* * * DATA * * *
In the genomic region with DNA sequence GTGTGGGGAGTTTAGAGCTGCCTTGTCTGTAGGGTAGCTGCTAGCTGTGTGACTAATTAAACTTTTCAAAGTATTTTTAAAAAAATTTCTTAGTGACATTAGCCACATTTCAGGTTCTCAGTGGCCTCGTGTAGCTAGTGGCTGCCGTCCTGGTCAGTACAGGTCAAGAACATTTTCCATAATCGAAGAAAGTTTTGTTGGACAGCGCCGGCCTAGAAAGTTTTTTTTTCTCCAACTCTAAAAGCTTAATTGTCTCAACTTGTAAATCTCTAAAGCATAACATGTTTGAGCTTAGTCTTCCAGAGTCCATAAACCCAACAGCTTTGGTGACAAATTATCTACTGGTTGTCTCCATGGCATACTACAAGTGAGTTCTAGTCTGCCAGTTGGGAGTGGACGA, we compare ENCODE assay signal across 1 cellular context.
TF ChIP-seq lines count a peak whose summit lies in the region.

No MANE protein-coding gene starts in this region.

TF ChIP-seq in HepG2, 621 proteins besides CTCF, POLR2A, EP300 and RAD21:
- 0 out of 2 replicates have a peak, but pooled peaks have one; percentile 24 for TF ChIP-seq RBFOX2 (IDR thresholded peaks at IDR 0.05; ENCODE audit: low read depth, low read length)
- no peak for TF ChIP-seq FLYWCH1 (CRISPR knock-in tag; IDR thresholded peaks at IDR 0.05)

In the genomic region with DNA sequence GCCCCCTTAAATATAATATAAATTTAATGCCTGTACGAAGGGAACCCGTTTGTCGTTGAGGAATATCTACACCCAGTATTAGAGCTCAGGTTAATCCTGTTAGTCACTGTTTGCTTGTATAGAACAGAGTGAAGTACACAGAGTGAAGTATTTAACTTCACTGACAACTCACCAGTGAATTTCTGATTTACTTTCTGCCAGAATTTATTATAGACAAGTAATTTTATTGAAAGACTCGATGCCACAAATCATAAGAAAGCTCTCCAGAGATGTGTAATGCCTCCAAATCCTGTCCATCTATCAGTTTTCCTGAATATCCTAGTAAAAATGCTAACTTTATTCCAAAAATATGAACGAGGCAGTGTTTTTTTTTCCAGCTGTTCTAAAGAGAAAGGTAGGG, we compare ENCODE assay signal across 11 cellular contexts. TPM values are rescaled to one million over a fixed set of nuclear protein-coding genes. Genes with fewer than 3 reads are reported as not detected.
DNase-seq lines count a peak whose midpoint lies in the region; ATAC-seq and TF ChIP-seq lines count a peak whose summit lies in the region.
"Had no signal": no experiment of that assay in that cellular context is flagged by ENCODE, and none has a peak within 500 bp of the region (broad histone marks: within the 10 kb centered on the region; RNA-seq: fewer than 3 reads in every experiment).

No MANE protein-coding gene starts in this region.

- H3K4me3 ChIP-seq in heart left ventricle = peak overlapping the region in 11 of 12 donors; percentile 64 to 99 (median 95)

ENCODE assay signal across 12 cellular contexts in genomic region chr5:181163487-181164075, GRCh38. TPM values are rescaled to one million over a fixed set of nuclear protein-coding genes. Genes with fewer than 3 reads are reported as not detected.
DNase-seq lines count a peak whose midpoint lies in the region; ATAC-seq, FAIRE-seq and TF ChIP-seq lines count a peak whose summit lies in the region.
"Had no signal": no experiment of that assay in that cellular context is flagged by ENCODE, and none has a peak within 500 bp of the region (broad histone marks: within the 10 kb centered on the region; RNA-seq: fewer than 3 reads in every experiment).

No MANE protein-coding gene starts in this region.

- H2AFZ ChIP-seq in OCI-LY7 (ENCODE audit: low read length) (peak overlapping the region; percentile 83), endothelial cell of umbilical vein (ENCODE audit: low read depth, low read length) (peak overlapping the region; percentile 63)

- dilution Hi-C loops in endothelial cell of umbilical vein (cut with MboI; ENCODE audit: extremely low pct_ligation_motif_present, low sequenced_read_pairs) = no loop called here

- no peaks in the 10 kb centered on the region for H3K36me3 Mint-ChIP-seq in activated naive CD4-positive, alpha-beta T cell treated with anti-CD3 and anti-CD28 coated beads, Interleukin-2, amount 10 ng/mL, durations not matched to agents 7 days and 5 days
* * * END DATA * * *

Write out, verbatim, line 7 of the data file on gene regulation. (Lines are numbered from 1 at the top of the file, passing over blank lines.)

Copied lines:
In the genomic region with DNA sequence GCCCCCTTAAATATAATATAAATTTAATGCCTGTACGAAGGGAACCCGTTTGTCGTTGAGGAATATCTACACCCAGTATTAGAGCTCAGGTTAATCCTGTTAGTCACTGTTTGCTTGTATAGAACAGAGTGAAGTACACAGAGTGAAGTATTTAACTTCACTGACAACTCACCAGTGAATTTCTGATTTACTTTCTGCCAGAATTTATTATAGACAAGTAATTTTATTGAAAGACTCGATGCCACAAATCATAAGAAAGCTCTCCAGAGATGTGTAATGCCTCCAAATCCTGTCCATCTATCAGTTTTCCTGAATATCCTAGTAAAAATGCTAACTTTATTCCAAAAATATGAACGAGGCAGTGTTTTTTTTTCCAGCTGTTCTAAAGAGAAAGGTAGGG, we compare ENCODE assay signal across 11 cellular contexts. TPM values are rescaled to one million over a fixed set of nuclear protein-coding genes. Genes with fewer than 3 reads are reported as not detected.